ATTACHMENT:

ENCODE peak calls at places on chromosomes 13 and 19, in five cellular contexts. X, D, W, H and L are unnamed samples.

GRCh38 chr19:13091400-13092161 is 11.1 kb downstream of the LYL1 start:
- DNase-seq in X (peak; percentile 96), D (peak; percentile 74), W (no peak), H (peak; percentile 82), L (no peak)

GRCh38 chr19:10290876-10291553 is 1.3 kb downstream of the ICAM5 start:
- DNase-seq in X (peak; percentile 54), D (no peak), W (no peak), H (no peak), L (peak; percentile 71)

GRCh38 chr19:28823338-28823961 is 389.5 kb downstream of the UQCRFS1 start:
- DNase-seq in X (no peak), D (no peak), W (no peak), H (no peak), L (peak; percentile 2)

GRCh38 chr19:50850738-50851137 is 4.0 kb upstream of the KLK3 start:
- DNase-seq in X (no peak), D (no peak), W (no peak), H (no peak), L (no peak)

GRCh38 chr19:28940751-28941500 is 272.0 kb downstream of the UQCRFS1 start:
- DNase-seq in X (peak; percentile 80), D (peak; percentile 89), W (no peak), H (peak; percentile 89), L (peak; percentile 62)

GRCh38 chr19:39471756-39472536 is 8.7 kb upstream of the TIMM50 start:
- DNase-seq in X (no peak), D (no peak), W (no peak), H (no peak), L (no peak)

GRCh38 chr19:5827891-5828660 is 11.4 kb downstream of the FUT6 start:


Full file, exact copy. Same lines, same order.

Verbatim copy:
ENCODE peak calls at places on chromosomes 13 and 19, in five cellular contexts. X, D, W, H and L are unnamed samples.

GRCh38 chr19:13091400-13092161 is 11.1 kb downstream of the LYL1 start:
- DNase-seq in X (peak; percentile 96), D (peak; percentile 74), W (no peak), H (peak; percentile 82), L (no peak)

GRCh38 chr19:10290876-10291553 is 1.3 kb downstream of the ICAM5 start:
- DNase-seq in X (peak; percentile 54), D (no peak), W (no peak), H (no peak), L (peak; percentile 71)

GRCh38 chr19:28823338-28823961 is 389.5 kb downstream of the UQCRFS1 start:
- DNase-seq in X (no peak), D (no peak), W (no peak), H (no peak), L (peak; percentile 2)

GRCh38 chr19:50850738-50851137 is 4.0 kb upstream of the KLK3 start:
- DNase-seq in X (no peak), D (no peak), W (no peak), H (no peak), L (no peak)

GRCh38 chr19:28940751-28941500 is 272.0 kb downstream of the UQCRFS1 start:
- DNase-seq in X (peak; percentile 80), D (peak; percentile 89), W (no peak), H (peak; percentile 89), L (peak; percentile 62)

GRCh38 chr19:39471756-39472536 is 8.7 kb upstream of the TIMM50 start:
- DNase-seq in X (no peak), D (no peak), W (no peak), H (no peak), L (no peak)

GRCh38 chr19:5827891-5828660 is 11.4 kb downstream of the FUT6 start: